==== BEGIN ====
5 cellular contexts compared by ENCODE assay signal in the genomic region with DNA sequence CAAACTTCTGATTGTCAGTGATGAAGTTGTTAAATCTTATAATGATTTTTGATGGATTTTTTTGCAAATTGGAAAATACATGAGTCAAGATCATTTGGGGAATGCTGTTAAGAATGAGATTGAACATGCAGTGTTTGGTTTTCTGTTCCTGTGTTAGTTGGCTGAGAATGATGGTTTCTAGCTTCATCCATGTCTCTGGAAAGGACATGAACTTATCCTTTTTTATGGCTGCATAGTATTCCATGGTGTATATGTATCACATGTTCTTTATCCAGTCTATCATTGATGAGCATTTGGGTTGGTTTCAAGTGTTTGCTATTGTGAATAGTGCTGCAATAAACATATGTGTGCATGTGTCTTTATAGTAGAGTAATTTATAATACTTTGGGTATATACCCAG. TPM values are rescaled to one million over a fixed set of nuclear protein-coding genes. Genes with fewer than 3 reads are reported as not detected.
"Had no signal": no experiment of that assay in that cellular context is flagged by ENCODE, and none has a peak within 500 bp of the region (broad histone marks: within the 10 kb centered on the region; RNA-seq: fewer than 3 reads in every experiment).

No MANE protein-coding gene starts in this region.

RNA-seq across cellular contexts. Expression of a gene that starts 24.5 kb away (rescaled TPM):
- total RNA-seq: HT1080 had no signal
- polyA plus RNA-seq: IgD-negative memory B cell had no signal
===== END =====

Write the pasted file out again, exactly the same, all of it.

5 cellular contexts compared by ENCODE assay signal in the genomic region with DNA sequence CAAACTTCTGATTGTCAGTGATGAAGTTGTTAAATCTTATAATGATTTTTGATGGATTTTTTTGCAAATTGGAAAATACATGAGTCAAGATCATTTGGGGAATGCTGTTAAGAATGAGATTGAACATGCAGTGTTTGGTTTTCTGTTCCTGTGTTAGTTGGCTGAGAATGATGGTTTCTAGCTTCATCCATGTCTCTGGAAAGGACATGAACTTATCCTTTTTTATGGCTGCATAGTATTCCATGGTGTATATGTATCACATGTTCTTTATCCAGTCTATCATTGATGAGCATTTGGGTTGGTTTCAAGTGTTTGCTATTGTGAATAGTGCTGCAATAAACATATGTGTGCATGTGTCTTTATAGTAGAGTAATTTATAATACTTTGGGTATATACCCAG. TPM values are rescaled to one million over a fixed set of nuclear protein-coding genes. Genes with fewer than 3 reads are reported as not detected.
"Had no signal": no experiment of that assay in that cellular context is flagged by ENCODE, and none has a peak within 500 bp of the region (broad histone marks: within the 10 kb centered on the region; RNA-seq: fewer than 3 reads in every experiment).

No MANE protein-coding gene starts in this region.

RNA-seq across cellular contexts. Expression of a gene that starts 24.5 kb away (rescaled TPM):
- total RNA-seq: HT1080 had no signal
- polyA plus RNA-seq: IgD-negative memory B cell had no signal